By the way, the other thing that I did was to keep my eyes focused straight ahead or looking around at the mountains, trees, and river, rather than on the path. Keeping the eyes focused straight ahead is one of the techniques of ChiRunning. Angela James told me that she had one of her best race times ever when she focused on this technique. If you are interested in learning more about ChiRunning, check out the ChiRunning and yoga retreat at Monkey Valley in July!

And finally, I want to mention an interesting idea I came across in the Winter 2009 issue of Circles on the Mountain, the publication of the Wilderness Guides Council. The Hawaiian Maoli people have an ideal of Mihikala—the act of giving and receiving forgiveness before it is needed. Imagine the freedom of being able to forgive someone, rather than get upset, even before they do the thing that would upset you! The longing for freedom from reactivity is very strong in me these days, so this idea has much appeal. I will try to practice it on the other drivers during the drive in to work this morning!

Gnawing away at that anger bone

It’s been a while since I’ve written about anger, and I’d like to come back to Angry facethe topic today to share recent experiences with digesting this aspect of my being. As you may recall, I last wrote that I was starting a new technical writing contract, and hoped that I would handle new opportunities to learn about anger with skill and grace!

“Talents are better nurtured in solitude, but character is best formed in the stormy billows of the world.” – Johann Wolfgang von Goethe

I feel very fortunate to have the opportunity to test my character and grow through interactions with my colleagues in the workplace. It is so clear to me how the arising of Being through various people and situations is part of the perfect unfolding of the universe and my own life path, allowing me many opportunities to actualize myself as a real human being.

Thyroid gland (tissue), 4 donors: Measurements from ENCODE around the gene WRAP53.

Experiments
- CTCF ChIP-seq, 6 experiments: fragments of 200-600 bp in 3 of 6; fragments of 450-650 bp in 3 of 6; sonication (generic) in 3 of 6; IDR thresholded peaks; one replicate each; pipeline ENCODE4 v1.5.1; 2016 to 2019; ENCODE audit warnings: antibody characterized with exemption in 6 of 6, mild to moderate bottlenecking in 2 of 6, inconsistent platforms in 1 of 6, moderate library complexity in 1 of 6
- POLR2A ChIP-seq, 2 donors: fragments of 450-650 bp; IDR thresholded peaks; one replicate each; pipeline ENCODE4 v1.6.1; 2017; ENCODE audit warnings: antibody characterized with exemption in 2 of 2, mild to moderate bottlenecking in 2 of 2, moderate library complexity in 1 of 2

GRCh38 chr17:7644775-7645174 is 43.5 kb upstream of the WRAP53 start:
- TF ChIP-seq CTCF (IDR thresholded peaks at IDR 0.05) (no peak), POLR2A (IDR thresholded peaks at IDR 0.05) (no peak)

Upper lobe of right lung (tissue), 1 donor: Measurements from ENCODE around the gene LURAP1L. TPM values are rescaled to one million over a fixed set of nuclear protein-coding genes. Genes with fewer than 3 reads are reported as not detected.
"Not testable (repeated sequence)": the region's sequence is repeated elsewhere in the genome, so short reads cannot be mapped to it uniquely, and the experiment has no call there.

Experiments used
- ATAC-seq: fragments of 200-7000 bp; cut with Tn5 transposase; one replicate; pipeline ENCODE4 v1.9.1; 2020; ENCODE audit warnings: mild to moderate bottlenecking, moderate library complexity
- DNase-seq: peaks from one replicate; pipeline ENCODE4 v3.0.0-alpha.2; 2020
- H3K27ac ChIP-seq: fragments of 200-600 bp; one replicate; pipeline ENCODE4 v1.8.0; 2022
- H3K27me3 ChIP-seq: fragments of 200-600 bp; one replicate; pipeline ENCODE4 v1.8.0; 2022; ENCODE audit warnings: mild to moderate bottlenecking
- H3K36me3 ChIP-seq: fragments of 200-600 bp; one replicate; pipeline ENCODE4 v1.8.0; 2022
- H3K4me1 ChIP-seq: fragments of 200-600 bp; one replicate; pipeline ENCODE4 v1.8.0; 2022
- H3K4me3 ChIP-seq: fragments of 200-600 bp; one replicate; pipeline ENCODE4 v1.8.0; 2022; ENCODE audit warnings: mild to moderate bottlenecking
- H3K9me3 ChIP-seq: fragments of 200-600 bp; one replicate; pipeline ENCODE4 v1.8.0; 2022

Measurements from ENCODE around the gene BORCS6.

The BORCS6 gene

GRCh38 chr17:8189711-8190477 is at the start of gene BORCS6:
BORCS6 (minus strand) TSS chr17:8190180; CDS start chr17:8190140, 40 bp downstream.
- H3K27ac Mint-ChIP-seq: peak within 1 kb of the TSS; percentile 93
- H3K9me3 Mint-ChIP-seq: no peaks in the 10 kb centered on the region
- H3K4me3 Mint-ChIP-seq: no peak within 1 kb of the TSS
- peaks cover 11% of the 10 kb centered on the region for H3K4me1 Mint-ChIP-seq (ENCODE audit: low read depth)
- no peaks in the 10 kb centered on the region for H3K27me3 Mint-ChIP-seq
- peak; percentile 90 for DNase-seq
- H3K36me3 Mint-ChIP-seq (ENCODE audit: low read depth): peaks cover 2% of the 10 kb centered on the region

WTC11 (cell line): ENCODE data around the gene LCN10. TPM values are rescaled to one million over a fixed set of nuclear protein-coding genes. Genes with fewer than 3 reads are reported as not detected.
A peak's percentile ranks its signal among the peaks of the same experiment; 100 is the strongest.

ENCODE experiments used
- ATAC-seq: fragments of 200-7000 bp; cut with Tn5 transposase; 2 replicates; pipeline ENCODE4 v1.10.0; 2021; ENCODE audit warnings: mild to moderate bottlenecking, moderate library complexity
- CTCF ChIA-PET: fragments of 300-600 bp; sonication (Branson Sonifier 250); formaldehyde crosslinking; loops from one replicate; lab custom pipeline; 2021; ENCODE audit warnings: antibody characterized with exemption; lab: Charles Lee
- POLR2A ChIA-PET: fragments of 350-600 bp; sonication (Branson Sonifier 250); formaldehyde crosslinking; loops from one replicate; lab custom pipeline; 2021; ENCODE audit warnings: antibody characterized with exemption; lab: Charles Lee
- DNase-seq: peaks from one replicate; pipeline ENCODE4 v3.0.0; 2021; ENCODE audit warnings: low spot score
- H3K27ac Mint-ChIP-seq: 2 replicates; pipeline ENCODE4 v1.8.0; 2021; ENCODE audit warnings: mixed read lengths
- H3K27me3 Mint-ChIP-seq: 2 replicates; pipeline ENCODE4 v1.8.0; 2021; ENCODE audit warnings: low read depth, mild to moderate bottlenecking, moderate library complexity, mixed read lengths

Each day, I go to the office with the intention of behaving with compassion towards all. I feel the gentle nature of my soul, and am aware of the innocence and lovability of my colleagues. And then! So often this wider awareness is lost as I fall back into my early self images and object relations.

My Diamond Approach group is doing a deep piece of work on identity, and it is marvellous how I can apply this work to the situations occurring in the workplace. The work of inner realization involves coming to know our true identity as luminous beings that are part of the oneness of reality, and eventually switching our sense of identity to this truth, rather than the conventional ego sense of identity that we all develop during our maturation process as human beings. In the Diamond Approach, the true identity is called “The Point.” I once experienced this as a point of light in my heart. And through my individual and group work in the Diamond Approach I have had many, many experiences of the exquisite qualities of my being and of reality. Yet I keep forgetting! I keep re-identifying with my ego self, which is primarily constructed of the impressions of myself and others that shaped my soul in my early childhood years.